The Five Minute Book Review: So You Want to Talk About Race by Ijeoma Oluo
Each week we give you a quick intro into the week's most talked about book.
By Books Africana Posted in Issue #1, The Five Minute Book Review on January 20, 2018 0 Comments
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‘As a black woman, race has always been a prominent part of my life. I have never been able to escape the fact that I am a black woman in a white supremacist country. My blackness is woven into how I dress each morning, what bars I feel comfortable going to, what music I enjoy, what neighbourhoods I hang out in. The realities of race have not always been welcome in my life, but they have always been there.”

– The opening lines of ‘So You want to Talk About Race by Ijeoma Oluo

So, what’s this one about?

So You Want To Talk About Race is a book that confronts the difficult questions about race and racism that too often go ignored or are inadequately answered in public and private conversations. A well written primer on race, the book  offers insightful and accessible answers to questions such as ‘What is racism?’, ‘What is intersectionality and why do I need it?’ and ‘What are microagressions?’.

Who’s it by?

So You Want To Talk About Race is the work of Ijeoma Oluo, a thirty-seven year old Seattle based writer and speaker. Ijeoma is also editor at large of The Establishment, a media site funded and run by women. Her writing on topics including race, feminism and social has appeared in publications such as The Guardian, The Stranger, New York Magazine and Jezebel and has garnered her over 118,000 Twitter followers.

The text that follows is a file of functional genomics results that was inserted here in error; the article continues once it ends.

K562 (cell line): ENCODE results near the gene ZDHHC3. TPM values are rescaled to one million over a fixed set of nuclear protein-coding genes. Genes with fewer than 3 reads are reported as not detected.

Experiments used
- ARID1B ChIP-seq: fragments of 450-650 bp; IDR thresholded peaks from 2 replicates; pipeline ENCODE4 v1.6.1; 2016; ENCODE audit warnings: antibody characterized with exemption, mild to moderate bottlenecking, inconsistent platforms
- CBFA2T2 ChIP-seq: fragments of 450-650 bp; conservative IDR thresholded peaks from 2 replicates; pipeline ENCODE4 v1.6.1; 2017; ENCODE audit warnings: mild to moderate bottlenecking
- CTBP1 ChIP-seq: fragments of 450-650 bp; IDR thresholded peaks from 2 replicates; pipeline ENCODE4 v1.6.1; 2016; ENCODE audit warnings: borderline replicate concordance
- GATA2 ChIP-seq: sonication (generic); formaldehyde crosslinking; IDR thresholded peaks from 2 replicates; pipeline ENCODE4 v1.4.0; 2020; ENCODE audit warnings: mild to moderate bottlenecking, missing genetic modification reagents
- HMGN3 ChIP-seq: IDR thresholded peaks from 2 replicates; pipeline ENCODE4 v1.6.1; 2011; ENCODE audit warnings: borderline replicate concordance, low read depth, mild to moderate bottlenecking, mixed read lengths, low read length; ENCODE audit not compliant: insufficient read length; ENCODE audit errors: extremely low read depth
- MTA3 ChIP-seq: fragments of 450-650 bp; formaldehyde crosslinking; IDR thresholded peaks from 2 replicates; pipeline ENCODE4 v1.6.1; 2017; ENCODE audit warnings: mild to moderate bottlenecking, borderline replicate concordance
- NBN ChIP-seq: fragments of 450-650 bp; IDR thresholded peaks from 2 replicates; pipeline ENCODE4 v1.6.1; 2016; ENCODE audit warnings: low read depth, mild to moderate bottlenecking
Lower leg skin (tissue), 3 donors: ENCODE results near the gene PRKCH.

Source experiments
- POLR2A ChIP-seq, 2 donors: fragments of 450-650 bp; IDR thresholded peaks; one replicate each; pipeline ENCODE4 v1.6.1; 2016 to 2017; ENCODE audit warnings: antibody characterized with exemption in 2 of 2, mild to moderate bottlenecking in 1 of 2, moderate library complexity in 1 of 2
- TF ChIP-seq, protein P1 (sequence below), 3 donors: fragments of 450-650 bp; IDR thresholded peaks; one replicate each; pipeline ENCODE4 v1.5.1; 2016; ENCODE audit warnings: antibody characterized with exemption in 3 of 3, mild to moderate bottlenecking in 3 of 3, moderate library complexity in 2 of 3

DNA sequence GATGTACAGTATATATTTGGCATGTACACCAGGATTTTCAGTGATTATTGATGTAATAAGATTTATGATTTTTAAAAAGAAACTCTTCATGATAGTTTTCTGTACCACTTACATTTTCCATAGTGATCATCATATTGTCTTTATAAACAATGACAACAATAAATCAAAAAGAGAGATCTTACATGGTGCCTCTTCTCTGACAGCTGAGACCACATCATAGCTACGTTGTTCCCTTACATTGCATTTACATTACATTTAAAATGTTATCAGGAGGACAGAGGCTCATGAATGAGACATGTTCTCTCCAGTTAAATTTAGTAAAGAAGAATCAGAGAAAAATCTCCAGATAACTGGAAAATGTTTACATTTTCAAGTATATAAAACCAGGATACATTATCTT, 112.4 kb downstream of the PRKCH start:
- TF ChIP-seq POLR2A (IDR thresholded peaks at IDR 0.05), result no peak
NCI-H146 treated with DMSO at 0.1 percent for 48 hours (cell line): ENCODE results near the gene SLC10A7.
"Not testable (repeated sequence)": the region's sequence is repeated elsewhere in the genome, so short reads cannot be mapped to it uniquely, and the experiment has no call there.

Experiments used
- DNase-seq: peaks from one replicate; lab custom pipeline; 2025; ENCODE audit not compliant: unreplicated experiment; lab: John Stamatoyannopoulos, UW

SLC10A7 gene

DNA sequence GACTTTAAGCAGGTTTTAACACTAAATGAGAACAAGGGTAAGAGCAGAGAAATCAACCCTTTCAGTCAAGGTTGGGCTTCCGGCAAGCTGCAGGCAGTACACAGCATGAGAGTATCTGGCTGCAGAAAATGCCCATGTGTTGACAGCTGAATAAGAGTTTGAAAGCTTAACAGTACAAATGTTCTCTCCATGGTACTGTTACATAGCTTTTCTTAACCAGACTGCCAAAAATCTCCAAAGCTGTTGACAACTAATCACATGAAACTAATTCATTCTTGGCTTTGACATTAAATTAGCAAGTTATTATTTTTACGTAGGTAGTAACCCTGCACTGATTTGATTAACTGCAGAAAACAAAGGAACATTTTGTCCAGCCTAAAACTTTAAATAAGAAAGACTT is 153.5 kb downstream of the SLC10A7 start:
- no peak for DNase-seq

Why should I read it?

So You Want to Talk About Race deals with some of the most important and prominent issues of our time. Ijeoma takes the time at various points throughout the book to directly and specifically address black and people-of-color readers, and then white readers, in turn. For Ijeoma, this is important and necessary:

“We’d like to act as if everyone comes into these discussions based on an even playing field, but that’s not true. The system doesn’t treat everyone the same way, so when we’re trying to come to a solution, why would we think that we all have the same role, or even the same amount of power?”

This book is useful tool for facilitating difficult conversations. If you have some of these questions, or find yourself having to answer them or deal with their implications time and time again, this book is definitely for you. The book does not stop at definitions, for example, in one place Ijeoma offers an action plan for confronting microagressions in other people: “State what actually happened. Ask some uncomfortable questions…. Remember, you are not crazy and you have every right to bring this up.” She then offers steps for the white people who may be guilty of them: “Pause. Ask yourself: ‘Do I really know why I said/did that?’ Ask yourself: ‘Would I have said this to somebody of my race? Is it something I say to people of my race?’ ”

In this way Ijeoma makes the book much more than a collection of essays on race – it is an action plan for having the conversations and taking the actions necessary to achieve social justice.

When is it out?

So You Want To Talk About Race was released earlier this week, Tuesday 16th January 2018.

 

Where can I get a copy?

So You Want To Talk About Race is available on Amazon and in all good bookshops.


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